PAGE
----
The Istanbul Regional Administrative Court has recently lifted an injunction issued by a lower administrative court on a government decision to build a replica of the Topçu Barracks as part of the Taksim rejuvenation project, a plan which has led to violent clashes between protestors and police over the past weeks.
The court’s decision paves the way for the government to begin construction work on Gezi Park adjoining İstanbul’s famed Taksim Square. The park is a leafy oasis that has lent character to Turkey’s most high-profile public square for more than seven decades. Over the years it has hosted many different kinds of events — from protests to picnics, from exhibitions to concerts.
The İstanbul 6th Administrative Court on May 31 unanimously issued an injunction on the government’s decision to rebuild the Topçu Barracks on Gezi Park, after police used tear gas and water cannon to oust a sit-in by environmentalists in the park. The Culture and Tourism Ministry later appealed this ruling with the İstanbul Regional Administrative Court. The regional court decided to lift the injunction, the Hürriyet daily reported on Monday, paving the way for the government to start construction work in the famous park.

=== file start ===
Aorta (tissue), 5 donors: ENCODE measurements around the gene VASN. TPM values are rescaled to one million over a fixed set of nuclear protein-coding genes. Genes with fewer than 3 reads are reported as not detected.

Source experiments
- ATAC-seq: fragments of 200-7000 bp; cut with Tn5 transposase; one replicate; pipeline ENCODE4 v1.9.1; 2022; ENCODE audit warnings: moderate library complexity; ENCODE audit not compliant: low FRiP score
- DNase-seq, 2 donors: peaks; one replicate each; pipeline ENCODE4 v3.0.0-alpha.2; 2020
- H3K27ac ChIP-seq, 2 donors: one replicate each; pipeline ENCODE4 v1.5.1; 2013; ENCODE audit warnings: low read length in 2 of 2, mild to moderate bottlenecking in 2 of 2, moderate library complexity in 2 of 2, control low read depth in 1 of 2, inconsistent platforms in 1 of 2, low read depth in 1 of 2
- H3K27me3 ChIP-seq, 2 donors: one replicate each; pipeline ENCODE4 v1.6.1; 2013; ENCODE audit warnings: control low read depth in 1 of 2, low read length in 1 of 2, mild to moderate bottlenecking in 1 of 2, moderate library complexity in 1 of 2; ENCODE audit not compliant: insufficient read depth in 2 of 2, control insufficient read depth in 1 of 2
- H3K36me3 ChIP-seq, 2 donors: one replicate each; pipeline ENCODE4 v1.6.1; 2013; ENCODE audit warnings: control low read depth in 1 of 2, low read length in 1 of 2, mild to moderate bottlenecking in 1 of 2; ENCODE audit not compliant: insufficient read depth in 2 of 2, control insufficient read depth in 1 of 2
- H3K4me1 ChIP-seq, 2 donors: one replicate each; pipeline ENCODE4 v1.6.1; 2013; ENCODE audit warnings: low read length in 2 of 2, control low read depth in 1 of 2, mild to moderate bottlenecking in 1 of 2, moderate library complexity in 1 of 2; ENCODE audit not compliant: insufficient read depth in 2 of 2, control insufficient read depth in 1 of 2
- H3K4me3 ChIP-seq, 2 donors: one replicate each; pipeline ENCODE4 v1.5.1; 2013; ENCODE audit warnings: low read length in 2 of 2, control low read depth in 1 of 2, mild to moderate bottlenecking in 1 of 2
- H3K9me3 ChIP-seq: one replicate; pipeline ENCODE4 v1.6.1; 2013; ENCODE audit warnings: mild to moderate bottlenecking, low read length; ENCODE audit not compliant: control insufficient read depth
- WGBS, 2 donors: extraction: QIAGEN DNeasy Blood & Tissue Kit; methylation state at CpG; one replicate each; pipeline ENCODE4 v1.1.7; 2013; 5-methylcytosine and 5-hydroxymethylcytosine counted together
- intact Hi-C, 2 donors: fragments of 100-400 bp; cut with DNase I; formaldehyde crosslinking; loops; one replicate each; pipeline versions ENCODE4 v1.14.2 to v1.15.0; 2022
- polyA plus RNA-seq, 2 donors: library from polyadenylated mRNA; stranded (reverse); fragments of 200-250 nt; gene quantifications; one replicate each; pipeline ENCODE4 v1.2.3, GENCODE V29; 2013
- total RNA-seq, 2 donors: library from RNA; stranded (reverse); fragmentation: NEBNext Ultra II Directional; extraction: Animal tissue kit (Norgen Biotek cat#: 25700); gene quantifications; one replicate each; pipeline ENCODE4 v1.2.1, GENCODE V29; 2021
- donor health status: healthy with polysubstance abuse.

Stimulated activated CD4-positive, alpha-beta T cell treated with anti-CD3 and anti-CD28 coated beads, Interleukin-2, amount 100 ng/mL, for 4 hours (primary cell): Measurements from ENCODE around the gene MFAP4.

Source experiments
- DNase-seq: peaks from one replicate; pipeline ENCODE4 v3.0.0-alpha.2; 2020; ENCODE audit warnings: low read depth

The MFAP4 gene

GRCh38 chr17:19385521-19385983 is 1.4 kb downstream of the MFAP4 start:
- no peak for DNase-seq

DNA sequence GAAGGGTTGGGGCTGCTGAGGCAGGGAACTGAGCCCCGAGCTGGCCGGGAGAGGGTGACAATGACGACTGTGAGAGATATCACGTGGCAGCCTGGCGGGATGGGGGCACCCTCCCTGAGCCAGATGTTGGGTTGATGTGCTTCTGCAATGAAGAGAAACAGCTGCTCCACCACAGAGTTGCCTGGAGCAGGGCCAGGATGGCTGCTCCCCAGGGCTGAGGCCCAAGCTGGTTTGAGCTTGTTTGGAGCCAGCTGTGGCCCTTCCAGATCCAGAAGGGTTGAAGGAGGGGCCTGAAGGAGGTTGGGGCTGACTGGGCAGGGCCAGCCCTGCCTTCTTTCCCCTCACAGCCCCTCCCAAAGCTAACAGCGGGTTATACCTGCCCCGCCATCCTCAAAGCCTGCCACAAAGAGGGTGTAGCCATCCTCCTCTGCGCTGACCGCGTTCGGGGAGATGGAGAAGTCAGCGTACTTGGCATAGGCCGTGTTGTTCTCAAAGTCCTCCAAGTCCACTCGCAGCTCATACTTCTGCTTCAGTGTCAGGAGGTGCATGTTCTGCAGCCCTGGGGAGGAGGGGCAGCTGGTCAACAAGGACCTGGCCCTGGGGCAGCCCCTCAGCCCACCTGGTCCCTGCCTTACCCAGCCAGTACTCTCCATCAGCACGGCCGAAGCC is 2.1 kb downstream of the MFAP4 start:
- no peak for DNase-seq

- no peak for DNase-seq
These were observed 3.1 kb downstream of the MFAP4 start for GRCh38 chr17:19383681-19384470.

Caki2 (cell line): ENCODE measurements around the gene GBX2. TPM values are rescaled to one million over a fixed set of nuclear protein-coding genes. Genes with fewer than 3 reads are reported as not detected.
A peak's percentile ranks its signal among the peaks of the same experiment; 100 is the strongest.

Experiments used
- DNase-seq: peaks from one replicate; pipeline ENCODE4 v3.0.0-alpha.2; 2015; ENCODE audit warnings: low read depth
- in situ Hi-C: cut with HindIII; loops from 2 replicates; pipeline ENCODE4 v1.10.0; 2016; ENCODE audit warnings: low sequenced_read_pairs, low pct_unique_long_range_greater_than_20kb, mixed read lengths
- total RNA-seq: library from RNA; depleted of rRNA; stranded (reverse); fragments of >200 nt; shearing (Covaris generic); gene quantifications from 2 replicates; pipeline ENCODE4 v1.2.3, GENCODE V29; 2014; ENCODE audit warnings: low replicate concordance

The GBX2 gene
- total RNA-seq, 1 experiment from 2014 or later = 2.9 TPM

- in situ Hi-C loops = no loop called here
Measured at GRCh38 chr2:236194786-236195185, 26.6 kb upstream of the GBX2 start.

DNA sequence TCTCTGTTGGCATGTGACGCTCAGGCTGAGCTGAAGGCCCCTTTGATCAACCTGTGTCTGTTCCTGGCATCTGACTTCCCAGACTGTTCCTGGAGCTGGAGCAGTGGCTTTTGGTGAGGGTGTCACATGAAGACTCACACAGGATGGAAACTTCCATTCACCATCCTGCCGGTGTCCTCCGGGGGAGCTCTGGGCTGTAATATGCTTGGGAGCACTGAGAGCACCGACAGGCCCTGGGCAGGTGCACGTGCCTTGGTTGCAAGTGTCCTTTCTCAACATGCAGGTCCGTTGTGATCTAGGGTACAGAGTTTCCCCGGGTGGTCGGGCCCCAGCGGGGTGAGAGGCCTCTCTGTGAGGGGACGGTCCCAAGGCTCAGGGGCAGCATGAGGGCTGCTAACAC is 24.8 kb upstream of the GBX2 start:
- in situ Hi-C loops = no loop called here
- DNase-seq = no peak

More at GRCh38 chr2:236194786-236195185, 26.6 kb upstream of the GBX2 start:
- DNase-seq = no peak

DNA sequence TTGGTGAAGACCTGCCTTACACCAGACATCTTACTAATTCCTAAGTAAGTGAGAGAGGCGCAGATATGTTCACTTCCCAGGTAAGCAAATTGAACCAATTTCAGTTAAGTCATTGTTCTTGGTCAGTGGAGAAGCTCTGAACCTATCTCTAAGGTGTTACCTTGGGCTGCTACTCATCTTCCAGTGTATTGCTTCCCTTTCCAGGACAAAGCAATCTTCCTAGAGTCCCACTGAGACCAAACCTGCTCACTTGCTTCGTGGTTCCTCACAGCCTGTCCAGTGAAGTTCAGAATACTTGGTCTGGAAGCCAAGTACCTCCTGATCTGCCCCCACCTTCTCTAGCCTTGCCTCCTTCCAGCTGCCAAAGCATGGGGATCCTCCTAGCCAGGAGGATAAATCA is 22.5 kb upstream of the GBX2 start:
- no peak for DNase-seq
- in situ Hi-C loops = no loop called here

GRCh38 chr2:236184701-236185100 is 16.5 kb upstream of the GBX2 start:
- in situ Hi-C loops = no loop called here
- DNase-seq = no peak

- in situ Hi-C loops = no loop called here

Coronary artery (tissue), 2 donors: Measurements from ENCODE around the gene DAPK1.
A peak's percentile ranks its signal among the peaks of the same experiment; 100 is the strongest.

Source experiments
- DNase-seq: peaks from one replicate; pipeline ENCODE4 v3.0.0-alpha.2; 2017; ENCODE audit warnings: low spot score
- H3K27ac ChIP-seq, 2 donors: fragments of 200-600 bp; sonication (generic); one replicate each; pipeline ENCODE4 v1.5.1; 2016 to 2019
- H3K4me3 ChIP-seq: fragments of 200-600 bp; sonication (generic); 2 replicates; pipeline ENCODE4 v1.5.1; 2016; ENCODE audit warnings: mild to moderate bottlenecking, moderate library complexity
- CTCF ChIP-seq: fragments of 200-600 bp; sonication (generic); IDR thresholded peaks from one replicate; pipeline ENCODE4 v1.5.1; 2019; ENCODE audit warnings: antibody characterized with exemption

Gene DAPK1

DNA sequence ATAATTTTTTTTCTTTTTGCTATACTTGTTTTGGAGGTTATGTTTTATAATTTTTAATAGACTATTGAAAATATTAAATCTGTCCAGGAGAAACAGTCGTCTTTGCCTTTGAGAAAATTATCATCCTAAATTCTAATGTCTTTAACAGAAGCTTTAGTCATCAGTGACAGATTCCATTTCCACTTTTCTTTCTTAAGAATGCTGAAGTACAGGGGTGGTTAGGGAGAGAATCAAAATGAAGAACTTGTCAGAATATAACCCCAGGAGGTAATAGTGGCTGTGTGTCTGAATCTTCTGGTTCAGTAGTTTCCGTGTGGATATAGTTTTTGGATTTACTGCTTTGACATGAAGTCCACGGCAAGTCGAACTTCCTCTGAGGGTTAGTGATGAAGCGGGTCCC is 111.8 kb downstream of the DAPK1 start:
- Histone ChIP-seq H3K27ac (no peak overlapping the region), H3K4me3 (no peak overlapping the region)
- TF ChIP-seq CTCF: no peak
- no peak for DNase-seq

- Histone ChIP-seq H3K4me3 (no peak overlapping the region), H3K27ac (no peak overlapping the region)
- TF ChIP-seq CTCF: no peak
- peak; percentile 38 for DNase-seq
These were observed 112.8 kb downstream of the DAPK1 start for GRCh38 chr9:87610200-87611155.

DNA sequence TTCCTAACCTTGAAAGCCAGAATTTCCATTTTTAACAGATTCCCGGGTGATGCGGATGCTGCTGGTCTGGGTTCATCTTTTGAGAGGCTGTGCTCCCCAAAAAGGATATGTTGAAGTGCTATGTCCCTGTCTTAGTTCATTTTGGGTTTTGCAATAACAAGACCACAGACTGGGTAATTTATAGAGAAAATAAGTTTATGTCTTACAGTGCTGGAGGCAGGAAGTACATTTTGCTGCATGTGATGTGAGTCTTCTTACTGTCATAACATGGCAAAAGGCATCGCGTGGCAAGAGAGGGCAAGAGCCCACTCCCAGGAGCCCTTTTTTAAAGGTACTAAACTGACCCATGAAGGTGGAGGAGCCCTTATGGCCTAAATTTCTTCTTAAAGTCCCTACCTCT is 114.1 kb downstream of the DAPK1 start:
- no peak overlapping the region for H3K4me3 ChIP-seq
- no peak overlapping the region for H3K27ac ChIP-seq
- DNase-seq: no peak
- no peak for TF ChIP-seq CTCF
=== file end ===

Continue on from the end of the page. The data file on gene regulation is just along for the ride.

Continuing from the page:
The Taksim pedestrianization project was approved by the government in February 2012 and includes the construction of replicas of previously demolished buildings in the famous square. The historic Topçu Barracks was a 35,000-square-meter building that was demolished by İstanbul authorities in 1940. It is to be constructed in what is now Gezi Park, the site of the original Ottoman barracks. The ministry had previously announced that part of the garden in Gezi Park will be protected by the construction of the barracks because the structure will limit public access to it.
Prime Minister Recep Tayyip Erdoğan said in April that new barracks to be rebuilt will house a shopping mall and a residential area.